SAN JUAN, Puerto Rico (AP) — Puerto Rico's governor said Friday that he will go to court to fight a federal control board's call to cut a public pension system by 10 percent, furlough tens of thousands of government workers and eliminate Christmas bonuses.

The comments by Gov. Ricardo Rossello come amid rising tensions between his administration and the board created by Congress last year to oversee the finances of a U.S. territory mired in a 10-year recession.

"We will take any steps necessary to protect the people of Puerto Rico," Rossello said.

He said the board cannot impose those measures unilaterally by July 1 without the consent of his administration.

A spokesman for the seven-member board did not respond to a request for comment.

The board has proposed furloughs of two days a month for teachers and four days a month for other government workers as a way to cut government spending by up to $40 million a month in savings. In addition, all Christmas bonuses could be eliminated by fiscal year 2018.

Rossello rejected those proposals on Thursday in response to a letter the board sent his administration last week.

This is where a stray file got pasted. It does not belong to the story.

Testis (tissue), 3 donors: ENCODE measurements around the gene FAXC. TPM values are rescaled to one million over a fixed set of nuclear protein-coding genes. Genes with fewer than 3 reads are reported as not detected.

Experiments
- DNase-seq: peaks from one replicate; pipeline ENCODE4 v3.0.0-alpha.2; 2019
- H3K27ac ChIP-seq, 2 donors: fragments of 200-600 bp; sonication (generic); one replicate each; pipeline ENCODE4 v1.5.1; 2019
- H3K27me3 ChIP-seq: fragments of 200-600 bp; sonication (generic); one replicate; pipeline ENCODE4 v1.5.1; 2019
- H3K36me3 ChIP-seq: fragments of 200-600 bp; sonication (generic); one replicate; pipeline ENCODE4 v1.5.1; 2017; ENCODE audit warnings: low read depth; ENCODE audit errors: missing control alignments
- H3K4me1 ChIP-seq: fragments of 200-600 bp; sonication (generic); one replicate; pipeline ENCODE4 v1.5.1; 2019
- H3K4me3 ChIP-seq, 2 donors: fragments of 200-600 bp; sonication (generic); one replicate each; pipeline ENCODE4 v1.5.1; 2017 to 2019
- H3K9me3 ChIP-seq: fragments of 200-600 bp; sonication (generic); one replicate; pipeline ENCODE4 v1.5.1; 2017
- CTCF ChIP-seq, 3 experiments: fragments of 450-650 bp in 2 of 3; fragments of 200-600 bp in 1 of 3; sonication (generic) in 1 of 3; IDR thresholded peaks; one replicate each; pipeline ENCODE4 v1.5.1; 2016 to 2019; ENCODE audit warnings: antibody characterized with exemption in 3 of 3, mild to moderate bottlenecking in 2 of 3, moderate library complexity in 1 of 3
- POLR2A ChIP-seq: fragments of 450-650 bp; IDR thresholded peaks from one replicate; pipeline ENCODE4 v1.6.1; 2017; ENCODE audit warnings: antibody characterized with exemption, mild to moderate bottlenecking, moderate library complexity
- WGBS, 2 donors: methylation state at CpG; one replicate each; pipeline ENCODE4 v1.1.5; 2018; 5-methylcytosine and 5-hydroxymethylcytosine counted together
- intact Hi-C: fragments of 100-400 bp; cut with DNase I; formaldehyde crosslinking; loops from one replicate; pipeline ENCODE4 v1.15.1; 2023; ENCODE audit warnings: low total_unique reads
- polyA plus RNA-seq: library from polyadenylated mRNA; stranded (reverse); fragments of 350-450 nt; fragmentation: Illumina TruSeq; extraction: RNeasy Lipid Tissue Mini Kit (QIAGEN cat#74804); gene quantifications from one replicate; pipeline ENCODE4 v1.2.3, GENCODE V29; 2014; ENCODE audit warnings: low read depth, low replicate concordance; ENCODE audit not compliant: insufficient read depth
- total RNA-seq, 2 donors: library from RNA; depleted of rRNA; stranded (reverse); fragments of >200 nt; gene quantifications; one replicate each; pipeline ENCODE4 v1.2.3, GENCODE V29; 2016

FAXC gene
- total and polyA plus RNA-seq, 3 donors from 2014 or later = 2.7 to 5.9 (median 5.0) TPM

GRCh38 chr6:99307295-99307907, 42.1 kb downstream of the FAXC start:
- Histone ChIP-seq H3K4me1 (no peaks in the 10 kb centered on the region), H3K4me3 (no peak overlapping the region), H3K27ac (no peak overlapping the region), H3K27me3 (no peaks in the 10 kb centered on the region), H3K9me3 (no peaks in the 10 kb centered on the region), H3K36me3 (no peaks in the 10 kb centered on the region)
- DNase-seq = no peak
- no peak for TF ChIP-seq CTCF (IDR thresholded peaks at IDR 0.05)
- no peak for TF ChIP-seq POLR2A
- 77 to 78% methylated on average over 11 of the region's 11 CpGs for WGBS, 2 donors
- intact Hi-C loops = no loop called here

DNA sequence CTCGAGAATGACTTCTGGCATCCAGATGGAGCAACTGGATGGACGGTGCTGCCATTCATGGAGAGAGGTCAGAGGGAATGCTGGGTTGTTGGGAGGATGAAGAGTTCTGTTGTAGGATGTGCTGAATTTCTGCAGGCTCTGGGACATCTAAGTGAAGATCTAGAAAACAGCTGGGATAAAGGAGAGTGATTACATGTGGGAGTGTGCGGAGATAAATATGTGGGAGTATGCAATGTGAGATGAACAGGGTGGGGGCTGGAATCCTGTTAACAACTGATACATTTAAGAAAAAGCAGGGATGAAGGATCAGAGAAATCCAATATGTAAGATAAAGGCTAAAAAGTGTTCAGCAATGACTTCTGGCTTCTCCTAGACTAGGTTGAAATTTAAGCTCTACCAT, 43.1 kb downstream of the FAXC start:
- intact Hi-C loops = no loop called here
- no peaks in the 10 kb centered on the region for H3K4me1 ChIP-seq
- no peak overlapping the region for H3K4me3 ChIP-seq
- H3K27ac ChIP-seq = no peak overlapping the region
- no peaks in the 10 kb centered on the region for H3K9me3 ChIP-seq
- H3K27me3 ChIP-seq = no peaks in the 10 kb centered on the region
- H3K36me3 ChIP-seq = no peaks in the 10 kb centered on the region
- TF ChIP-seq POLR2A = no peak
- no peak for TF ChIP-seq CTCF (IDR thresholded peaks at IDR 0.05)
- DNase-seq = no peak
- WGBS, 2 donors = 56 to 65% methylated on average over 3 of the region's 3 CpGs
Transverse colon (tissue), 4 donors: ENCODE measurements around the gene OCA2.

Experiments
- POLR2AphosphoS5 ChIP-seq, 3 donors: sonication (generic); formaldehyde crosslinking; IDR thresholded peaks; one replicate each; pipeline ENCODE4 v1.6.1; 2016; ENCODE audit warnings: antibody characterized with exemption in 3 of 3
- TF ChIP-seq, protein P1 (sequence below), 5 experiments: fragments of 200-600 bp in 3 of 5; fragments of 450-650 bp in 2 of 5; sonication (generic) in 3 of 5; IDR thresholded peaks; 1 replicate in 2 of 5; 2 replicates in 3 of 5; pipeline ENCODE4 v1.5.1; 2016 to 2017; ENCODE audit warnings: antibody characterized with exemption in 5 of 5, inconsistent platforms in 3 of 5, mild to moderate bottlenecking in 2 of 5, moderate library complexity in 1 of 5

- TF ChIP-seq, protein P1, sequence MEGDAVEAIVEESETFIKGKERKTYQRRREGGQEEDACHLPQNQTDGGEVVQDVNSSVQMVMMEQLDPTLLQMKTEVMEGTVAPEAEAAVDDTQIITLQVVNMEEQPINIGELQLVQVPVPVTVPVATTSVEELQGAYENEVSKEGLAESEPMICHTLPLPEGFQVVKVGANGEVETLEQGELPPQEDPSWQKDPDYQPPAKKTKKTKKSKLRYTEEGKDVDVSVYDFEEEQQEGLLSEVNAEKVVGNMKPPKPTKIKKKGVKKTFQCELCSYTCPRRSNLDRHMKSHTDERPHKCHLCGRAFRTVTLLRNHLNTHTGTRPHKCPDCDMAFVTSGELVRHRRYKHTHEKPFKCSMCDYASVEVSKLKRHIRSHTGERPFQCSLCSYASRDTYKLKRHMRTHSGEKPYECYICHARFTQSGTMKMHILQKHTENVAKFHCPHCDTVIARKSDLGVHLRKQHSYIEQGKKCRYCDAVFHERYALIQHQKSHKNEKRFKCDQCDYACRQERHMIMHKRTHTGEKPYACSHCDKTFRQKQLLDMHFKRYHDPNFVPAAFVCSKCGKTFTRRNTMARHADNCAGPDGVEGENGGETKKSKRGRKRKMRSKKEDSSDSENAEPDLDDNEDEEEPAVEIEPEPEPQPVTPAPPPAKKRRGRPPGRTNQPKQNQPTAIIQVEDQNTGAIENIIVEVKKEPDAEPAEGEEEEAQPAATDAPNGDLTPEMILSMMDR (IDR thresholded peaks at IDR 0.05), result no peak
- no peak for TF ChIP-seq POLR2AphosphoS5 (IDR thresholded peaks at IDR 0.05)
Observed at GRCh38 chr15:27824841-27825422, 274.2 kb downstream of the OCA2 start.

"The oversight board is now trying to strong-arm the government into accepting the expenditure controls," he said. The proposed cuts "carry with them the significant threat of triggering a serious drag on Puerto Rico's economy, which could quickly spiral out of control."

The board has said those measures would go into effect if Rossello's administration did not take sufficient cost-saving steps as it faces nearly $50 billion in pension liabilities and seeks to restructure a portion of the island's $73 billion public debt load.

The board also admonished Rossello's administration last Friday in a letter that warned about plans to generate savings that are "inadequate or poorly executed."

"If that happens, Puerto Rico is all but certain to run out of money to fund the central government's payroll come November or December of this year," the board said.

It also stressed the need for Rossello's administration to come up with a plan to generate enough money to ensure the government can provide essential services without interruption.

"Beginning in July, Puerto Rico will face a worsening cash flow problem because of loss of federal funds and the depletion of pension funds' assets," the board said.

The board also is awaiting a proposed budget that Rossello presented to legislators nearly a month ago. Final approval has been held up by disagreements between legislators and the board over some $25 million, which local officials believe should be used for government services instead of being set aside as a reserve.